You probably have heard about a young man named James Holzhauer who snagged his 22nd Jeopardy win last Friday. Just as the excitement was building, it’s that time of year when Jeopardy will be taking up contests among special contestants. It’s the Jeopardy Teacher’s Tournament time, so, Holzhauer will be on a “Jeopardy vacation” the next couple weeks. Chances are the time-out will allow time more suspense to build. Any story on Holzhauer’s struggle has a longer time frame.
Holzhauer’s quest to become the leading Jeopardy contestant has a long way to go–Ken Jennings was finally edged off the show after 74 appearances. In fact, it’s almost too early to be talking about beating Jennings only there is one thing that makes Holzhauer’s quest more noteworthy: His style of play. Holzhauer is a professional gambler and he bets big and accumulates money much faster than Jennings did. Some fans grew tired of Jennings slow methodical approach to winning (perhaps like more Jeopardy winners). Holzhauer’s appearances have been more exciting according to those who like his gambling nature.
Jeopardy is obviously a very well run show and a great international brand. Jeopardy has past winners on tournament of champion shows so over the years fans are able to see the best of the best. Sometimes the greatest champions go head to head, so there will be a time when Holzhauer will likely go head to head with Jennings. But for now, the pressure builds and the streak may just continue for some time.
Success, Celebrity and Wealth
If you look at the most financially successful people, I don’t think it’s any surprise that such success is often cloaked in a kind of celebrity. Such celebrity can be connected to sports. A highly successful entrepreneur may decide to invest in a soccer team; buy a baseball or football franchise; or own a stable of great race horses. And sometimes it works in the opposite direction, a great athlete will accumulate more by making great business investments. Many wealthy celebrities are also drawn to the movies or the world of music.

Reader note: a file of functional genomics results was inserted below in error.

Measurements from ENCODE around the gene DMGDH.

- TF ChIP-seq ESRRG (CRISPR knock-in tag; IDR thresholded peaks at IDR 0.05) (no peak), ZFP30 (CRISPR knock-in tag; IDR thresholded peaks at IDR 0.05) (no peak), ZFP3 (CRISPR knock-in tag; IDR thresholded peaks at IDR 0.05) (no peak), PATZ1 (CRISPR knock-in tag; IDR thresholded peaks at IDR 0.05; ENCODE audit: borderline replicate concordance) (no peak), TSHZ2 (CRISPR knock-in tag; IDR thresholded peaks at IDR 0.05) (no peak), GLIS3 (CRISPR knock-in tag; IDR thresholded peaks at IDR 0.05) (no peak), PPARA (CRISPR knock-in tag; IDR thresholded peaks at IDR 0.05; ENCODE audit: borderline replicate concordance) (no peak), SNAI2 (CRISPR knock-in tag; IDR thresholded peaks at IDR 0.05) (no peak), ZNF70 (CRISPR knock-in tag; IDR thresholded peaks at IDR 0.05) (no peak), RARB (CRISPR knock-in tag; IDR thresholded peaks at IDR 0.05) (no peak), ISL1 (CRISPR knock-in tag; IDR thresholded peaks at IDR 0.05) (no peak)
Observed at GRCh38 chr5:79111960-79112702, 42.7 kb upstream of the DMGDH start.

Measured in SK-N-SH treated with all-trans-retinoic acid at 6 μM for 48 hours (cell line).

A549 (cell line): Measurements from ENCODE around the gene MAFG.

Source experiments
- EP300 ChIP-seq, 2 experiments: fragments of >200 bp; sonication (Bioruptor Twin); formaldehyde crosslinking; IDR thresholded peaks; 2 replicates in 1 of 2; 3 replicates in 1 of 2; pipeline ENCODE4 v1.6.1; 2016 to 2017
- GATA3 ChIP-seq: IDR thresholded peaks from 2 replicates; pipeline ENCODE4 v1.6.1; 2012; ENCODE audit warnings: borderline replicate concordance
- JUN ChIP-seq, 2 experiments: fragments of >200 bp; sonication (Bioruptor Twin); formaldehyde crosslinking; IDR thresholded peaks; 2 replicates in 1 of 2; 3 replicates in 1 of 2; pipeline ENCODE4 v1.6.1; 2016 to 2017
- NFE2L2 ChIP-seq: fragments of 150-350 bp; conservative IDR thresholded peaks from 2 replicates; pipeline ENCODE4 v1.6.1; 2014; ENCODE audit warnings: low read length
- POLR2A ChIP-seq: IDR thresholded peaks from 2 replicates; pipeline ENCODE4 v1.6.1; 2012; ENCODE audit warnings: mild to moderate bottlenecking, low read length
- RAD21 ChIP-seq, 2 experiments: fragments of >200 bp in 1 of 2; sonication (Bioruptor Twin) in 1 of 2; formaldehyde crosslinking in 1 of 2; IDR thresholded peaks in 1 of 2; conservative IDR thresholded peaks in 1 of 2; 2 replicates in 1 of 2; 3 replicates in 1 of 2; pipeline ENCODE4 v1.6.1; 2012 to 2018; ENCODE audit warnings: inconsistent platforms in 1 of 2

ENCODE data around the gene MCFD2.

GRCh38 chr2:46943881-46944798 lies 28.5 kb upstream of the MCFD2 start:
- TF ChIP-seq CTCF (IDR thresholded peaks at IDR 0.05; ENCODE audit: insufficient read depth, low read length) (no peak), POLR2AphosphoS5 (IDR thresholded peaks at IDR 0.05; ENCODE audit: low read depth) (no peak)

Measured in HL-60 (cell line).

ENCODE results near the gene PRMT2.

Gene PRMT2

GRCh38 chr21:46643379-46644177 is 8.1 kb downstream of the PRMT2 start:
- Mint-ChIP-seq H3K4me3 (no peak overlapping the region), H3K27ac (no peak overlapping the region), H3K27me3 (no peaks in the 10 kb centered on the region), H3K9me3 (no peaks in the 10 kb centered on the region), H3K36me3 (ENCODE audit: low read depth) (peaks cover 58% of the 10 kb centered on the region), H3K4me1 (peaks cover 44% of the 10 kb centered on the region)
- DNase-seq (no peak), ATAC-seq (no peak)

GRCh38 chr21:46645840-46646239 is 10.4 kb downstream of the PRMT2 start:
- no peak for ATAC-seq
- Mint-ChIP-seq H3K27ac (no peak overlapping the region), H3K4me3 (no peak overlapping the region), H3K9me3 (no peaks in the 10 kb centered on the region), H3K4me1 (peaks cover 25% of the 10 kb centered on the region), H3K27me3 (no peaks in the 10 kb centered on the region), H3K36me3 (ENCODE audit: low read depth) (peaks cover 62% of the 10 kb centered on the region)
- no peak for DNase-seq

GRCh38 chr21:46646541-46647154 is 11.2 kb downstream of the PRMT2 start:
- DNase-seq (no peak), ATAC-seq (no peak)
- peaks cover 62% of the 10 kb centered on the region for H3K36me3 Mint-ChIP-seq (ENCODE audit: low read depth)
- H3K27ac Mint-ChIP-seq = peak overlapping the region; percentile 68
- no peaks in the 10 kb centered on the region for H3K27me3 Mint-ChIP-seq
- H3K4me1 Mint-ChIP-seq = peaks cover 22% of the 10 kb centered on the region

But regardless of how much celebrities today mix their career with music, movies, and sports–the top 2% are still the top 2%. What took a rare level of talent and even a rarer amount of commitment sometimes looks easy. That’s deceptive. James Holzhauer and Ken Jennings have tremendous talents, but they didn’t acquire their knowledge from osmosis. Each week when they are on a winning streak they defeat a number of excellent opponents.
When I was younger, I knew several people with great talent and intelligence. But often they weren’t interested in success as we know it. They set their sights on a more manageable livelihood. It was then that I found out National Merit Scholars sometimes become auto mechanics. superb athletes sometimes want work with high school kids rather than work through the rat races for the gifted.
Entrepreneurs Are Different
An entrepreneur works never-ending hours in the early days and often has a vision that seems to decry logic, but is potent. The entrepreneur keeps after his or her vision while others would have cashed in. The superstar super-entrepreneur athlete has a hall of fame career, but a personal drive signals that he or she is not even half way home. Some have bigger appetites than others. We live in a supersized time. Financial success is some times talked about in $Billions not $Millions.
Mixing sports celebrity, business success and the movies was Joe DiMaggio. A cultural icon who is unknown to many today. As a sports fan I know that perhaps the greatest career record that may never be broken is Joe DiMaggio’s 56 game consecutive hitting streak [Sporting Chance Press author, J. D. Thorne covered the steak in our book The 10 Commandments of Baseball: An Affectionate Look at Joe McCarthy’s Principles for Success in Baseball (and Life)]. The streak was watched closely all over the country and provided a kind of media respite from the early World War II years in Europe (soon to involve the United States). DiMaggio was a steady kind of Ken Jennings player who was an excellent fielder, hit home runs and batted at a high average. He was also an athlete who was intense and suffered through stress. Each day as the streak went on, the nation checked the newspapers and listened to the radio for the latest contest between DiMaggio and the opposing pitchers. Sometimes a hit came late in the game to keep the streak going. Often, DiMaggio’s Yankee teammates would do whatever they could to help the streak going. Other Yankees put their egos on hold and cheered DiMaggio along.
DiMaggio persevered. On July 17, 1941 the steak ended at 56.
Later DiMaggio married movie star Marilynn Monroe.
DiMaggio started in the pros in 1936 and his career was split in half by the 3 years he served in the military after his streak year in 1941. He came back and played through 1951. DiMaggio was one of those players who would command many millions of dollars if playing today. After his baseball career, DiMaggio in his late 40s was persuaded to become the Mr. Coffee spokesman in 1972. His quiet sales pitch sold well to Americans at that time.